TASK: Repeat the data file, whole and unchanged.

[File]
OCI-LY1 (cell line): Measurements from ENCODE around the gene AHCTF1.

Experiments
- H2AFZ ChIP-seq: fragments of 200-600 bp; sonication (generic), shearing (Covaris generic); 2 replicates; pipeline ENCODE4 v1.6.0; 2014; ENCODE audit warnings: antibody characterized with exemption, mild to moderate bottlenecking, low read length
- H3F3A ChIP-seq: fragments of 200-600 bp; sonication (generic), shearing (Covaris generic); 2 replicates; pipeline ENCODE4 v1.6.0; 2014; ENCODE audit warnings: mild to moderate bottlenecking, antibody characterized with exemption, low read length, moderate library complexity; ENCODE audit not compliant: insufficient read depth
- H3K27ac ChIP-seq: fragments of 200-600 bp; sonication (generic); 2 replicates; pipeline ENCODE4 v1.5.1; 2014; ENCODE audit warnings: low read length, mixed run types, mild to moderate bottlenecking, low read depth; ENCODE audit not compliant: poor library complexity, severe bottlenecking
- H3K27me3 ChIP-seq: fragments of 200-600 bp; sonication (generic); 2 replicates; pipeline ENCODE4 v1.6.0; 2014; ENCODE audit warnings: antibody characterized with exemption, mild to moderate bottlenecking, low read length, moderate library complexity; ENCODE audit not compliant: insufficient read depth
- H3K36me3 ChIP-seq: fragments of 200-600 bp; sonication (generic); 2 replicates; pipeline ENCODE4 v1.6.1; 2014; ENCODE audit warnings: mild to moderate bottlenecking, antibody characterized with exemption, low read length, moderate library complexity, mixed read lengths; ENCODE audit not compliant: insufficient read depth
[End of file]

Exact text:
OCI-LY1 (cell line): Measurements from ENCODE around the gene AHCTF1.

Experiments
- H2AFZ ChIP-seq: fragments of 200-600 bp; sonication (generic), shearing (Covaris generic); 2 replicates; pipeline ENCODE4 v1.6.0; 2014; ENCODE audit warnings: antibody characterized with exemption, mild to moderate bottlenecking, low read length
- H3F3A ChIP-seq: fragments of 200-600 bp; sonication (generic), shearing (Covaris generic); 2 replicates; pipeline ENCODE4 v1.6.0; 2014; ENCODE audit warnings: mild to moderate bottlenecking, antibody characterized with exemption, low read length, moderate library complexity; ENCODE audit not compliant: insufficient read depth
- H3K27ac ChIP-seq: fragments of 200-600 bp; sonication (generic); 2 replicates; pipeline ENCODE4 v1.5.1; 2014; ENCODE audit warnings: low read length, mixed run types, mild to moderate bottlenecking, low read depth; ENCODE audit not compliant: poor library complexity, severe bottlenecking
- H3K27me3 ChIP-seq: fragments of 200-600 bp; sonication (generic); 2 replicates; pipeline ENCODE4 v1.6.0; 2014; ENCODE audit warnings: antibody characterized with exemption, mild to moderate bottlenecking, low read length, moderate library complexity; ENCODE audit not compliant: insufficient read depth
- H3K36me3 ChIP-seq: fragments of 200-600 bp; sonication (generic); 2 replicates; pipeline ENCODE4 v1.6.1; 2014; ENCODE audit warnings: mild to moderate bottlenecking, antibody characterized with exemption, low read length, moderate library complexity, mixed read lengths; ENCODE audit not compliant: insufficient read depth